Gmail was out this morning...again. The outage affected only a small percentage of Gmail users, but in the wake of Tuesday's Google News outage the lack of reliability from Google isn't helping justify the business case for embracing the cloud.
The cloud is all the rage. Vendors of all shapes and sizes are in a race to move as many products and services as possible to the cloud - providing managed services and software-as-a-service rather than traditional, locally-installed, software applications.
There are many major players investing in moving customers to the cloud. Amazon has a cloud computing offering and recently bolstered it with a more secure, segregated private cloud service. Microsoft provides hosted online productivity services and recently rolled out the technical preview of Office Web Apps, delivering Word, Excel, PowerPoint, and OneNote from the cloud.
Google is arguably the primary champion of cloud computing. The Web is what Google does. Google has a virtually endless list of products and services that are all delivered via the Web from the cloud.
Google is not content with dominating Web search or search engine advertising. It has an ongoing crusade to deliver business productivity from the Web. Google is taking on Microsoft head-to-head across a range of markets in an effort to wrest control from the desktop and move the computing experience to the Web.
That crusade has had relative success. Many users and businesses have found that Google Docs can fill their office productivity needs. Gmail can fulfill their e-mail needs. Google Calendar provides scheduling. Google Talk delivers instant messaging. Basically, Google has enough tools and services to fulfill virtually all of the productivity and communications needs for an organization...from the Web.
The problem is that Google has experienced repeated issues with service outages. Here are just a few of the headline-making outages:
· September 24, 2009: Gmail outage
· September 22, 2009: Google News outage
· September 1, 2009: Gmail outage
· May 14, 2009: Google network outage
· May 18, 2009: Google News outage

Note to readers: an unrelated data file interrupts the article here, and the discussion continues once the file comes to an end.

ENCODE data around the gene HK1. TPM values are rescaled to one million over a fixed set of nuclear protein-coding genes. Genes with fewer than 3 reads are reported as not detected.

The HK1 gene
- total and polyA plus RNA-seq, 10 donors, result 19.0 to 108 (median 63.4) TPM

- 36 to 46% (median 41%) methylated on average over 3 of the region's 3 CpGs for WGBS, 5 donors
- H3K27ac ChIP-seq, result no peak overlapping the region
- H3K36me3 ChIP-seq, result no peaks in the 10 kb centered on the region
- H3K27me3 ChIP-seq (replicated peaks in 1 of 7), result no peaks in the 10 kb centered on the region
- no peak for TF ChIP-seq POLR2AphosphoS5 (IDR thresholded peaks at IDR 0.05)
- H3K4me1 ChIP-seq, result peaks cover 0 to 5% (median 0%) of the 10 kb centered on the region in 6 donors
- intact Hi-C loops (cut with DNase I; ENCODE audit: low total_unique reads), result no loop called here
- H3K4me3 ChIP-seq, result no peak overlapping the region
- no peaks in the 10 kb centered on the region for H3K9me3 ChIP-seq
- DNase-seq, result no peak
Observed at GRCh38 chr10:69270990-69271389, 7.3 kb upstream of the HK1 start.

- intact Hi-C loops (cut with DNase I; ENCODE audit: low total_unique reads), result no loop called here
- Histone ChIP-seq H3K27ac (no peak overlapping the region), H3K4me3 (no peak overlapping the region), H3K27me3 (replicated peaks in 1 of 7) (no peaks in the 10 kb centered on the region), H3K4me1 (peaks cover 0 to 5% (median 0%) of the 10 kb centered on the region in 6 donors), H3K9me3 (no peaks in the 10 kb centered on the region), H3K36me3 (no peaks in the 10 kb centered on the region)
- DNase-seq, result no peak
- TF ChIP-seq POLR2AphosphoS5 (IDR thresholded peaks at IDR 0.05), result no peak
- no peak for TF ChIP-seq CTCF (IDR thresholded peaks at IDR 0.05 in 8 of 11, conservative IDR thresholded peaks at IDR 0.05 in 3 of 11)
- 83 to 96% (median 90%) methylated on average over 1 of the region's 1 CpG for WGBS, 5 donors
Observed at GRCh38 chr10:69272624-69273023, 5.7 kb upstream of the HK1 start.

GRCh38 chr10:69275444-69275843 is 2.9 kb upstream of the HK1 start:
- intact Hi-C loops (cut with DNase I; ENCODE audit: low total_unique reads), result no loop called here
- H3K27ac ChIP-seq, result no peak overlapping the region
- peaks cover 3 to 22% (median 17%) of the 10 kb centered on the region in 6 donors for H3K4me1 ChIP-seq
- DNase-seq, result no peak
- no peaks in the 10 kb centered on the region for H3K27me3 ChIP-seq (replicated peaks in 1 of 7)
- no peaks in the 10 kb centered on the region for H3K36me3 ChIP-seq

· March 9, 2009: Gmail outage
· August 7, 2008: Gmail and Google Apps outage
These repeated outages damage the credibility of the cloud. Enterprises that are considering the pros and cons of moving office productivity or communications to the cloud have reason to be concerned when the poster child of cloud computing can't provide reliable availability.
The cloud offers many potential advantages for customers, but one of the biggest factors driving apprehension and impeding adoption is availability. Customers are reluctant to offload productivity and communication to the cloud if the possibility exists for the cloud to disappear. Productivity and communication are mission-critical aspects for businesses and reliable availability is not negotiable.
David Coursey summed it up nicely, stating "Rather than adding features that add only questionable value to our lives, such as Sidewiki and Fast Flip news, maybe Google needs to stop, take a deep breath, and focus on quality and reliability for products many of us use every day? "
Google can help improve the reputation of the cloud and further its own agenda to make desktop applications obsolete and move everything to the Web by ensuring that the products and services it provides are as reliable as they are functional.
Tony Bradley is an information security and unified communications expert with more than a decade of enterprise IT experience. He tweets as @PCSecurityNews and provides tips, advice and reviews on information security and unified communications technologies on his site at tonybradley.com .